...typing for peace, democracy, and the glory of the Typosphere
Funny how much we have in common. Can you tell me how to remove the carriage on a Travel-Riter?
Hi Peter, I'm not familiar with the Travel-Riter, but you'll need to detach the drawband first. This will either be screwed onto a lug on the right end of the carriage or, if you are lucky, hooked on. If the latter, there should be somewhere on the body of the machine to hook it in tension while you figure out how to remove the carriage. Before this, I'd take a photo of the drawband's path, just in case it decides to recoil onto the motor in a hurry. The carriage will hit a stop, maybe a screw head or square nut either attached to the carriage itself, or to the body. Look for wear, this should help identify which screw or nut is used as a stop - or buffer, if we continue the railway analogy. When you find and remove it, the carriage should run off one end, probably leftwards. It may help to remove the platen and paper tray as well - if you are up to it. Your derailed carriage may have happened because the rails need adjusting. Their distance apart might have got too great. I think the rails on the carriage are fixed, so it may be the lower pair where you'll find a screw at each end which attaches the rail. The hole in the rail through which the screw passes may be slotted - giving some scope for adjustment - closer together in this case. I have actually performed this operation, but I can't remember which machine.Don't forget to replace the bearings before reassembly.Plan B would to ask Richard "Mr Remington" Polt.Plan C? At least you have a repairer within your shores!Plan D - get a replacement Travel-Riter.Seriously hope no professionals read this, or I'll be drummed out of the club. GOOD LUCK!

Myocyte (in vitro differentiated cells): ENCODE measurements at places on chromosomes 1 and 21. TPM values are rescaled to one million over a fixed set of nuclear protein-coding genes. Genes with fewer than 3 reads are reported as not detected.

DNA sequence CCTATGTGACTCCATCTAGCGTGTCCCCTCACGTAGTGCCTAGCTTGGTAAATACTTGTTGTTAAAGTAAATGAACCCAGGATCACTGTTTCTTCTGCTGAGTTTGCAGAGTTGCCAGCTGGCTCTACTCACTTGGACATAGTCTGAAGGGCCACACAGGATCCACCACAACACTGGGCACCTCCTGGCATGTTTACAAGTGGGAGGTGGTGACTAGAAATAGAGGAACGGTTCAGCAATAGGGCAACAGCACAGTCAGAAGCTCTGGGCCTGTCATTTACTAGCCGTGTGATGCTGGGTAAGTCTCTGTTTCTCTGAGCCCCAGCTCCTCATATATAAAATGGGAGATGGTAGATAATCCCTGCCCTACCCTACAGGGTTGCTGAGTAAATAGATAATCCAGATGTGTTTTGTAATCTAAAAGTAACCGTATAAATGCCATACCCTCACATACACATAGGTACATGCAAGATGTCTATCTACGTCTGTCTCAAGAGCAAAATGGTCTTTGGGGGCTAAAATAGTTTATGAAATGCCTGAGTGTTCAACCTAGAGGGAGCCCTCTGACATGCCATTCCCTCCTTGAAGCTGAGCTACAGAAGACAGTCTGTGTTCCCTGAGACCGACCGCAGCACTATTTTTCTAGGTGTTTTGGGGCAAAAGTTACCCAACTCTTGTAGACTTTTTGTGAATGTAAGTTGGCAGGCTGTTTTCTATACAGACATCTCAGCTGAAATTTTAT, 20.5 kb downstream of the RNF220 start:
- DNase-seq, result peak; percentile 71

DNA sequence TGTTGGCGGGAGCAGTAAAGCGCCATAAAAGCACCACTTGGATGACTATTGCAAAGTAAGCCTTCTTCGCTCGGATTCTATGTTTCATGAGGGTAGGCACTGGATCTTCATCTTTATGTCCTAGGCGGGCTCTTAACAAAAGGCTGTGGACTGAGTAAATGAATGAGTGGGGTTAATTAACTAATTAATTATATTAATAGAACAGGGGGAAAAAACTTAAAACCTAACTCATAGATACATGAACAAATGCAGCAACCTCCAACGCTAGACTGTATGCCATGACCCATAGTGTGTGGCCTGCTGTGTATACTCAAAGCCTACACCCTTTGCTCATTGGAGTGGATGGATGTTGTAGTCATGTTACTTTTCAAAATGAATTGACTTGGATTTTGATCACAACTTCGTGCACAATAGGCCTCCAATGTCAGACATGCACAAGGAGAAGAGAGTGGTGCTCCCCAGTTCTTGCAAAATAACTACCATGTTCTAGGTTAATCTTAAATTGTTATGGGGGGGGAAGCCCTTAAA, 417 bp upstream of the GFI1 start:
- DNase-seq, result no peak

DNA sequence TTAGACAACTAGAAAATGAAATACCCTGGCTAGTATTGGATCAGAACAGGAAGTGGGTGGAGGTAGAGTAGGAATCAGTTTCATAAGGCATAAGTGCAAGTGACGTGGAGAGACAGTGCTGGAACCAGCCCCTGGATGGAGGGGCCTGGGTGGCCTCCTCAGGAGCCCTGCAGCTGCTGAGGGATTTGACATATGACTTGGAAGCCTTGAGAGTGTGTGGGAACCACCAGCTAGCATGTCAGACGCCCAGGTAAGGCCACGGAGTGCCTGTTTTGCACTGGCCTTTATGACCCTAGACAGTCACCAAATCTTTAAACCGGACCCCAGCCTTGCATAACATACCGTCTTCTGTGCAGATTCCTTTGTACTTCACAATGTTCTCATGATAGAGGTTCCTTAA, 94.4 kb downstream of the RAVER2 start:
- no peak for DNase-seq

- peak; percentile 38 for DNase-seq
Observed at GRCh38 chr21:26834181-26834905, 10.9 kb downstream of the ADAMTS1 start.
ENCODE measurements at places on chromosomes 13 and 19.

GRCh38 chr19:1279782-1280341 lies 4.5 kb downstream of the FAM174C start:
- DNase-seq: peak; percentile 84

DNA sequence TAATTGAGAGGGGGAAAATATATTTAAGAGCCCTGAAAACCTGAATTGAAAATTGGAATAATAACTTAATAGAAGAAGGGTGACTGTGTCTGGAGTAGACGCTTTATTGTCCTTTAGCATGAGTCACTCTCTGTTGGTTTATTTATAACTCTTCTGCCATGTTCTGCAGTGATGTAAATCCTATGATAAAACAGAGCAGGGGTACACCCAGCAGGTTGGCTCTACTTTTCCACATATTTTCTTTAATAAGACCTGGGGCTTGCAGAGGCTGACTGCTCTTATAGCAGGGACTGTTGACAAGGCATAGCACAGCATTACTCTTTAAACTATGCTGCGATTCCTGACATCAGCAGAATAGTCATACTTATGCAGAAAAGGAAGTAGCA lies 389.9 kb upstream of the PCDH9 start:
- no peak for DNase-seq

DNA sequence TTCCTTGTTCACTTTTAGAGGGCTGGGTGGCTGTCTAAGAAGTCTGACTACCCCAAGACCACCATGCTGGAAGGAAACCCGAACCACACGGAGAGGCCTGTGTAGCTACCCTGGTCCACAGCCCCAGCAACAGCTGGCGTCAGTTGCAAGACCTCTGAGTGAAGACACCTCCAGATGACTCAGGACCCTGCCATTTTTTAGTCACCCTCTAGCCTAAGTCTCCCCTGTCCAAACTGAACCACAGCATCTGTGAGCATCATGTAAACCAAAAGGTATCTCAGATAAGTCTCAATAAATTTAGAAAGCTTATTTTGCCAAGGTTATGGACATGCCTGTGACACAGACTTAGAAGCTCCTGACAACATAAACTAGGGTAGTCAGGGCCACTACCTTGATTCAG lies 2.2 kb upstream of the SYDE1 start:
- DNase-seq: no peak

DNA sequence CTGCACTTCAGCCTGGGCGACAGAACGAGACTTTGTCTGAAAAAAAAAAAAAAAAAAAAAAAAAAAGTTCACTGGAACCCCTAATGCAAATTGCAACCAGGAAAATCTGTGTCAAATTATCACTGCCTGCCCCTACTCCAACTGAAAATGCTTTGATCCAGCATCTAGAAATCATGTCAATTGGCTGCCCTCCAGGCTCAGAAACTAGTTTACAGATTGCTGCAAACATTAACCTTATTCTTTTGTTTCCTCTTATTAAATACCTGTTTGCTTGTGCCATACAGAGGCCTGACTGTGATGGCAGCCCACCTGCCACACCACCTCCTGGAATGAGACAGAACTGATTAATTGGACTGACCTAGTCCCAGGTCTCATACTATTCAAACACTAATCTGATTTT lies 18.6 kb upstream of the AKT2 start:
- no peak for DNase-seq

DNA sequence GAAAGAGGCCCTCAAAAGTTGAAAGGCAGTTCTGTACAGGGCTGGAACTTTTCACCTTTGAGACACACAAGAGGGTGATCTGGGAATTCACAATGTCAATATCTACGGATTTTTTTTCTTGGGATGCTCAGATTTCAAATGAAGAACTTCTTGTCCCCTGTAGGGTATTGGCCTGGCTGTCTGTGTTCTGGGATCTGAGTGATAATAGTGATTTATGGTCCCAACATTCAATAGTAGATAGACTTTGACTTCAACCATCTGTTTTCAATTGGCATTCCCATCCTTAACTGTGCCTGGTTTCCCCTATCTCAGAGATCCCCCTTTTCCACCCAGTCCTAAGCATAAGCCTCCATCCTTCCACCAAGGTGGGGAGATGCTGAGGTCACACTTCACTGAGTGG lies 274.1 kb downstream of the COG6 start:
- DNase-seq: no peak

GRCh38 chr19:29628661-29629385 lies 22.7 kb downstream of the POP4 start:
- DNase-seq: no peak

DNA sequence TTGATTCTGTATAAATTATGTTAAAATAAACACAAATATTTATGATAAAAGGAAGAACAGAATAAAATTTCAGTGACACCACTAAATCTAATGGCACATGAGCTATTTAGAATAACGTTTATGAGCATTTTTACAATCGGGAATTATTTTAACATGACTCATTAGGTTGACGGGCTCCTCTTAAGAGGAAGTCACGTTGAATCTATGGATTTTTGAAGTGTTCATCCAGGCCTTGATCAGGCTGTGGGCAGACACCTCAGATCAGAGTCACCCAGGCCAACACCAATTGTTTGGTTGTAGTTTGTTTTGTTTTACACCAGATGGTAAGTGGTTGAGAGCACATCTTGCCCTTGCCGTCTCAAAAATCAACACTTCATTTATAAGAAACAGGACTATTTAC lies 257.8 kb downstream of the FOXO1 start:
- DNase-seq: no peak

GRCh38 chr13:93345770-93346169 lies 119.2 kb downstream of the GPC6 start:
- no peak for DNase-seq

Ha ha! I'm hoping I can hook the drawband to the right side somehow - bent paper clip or something - so i don't have to re-feed it. Finding the time is the tough part. Thanks for the suggestions.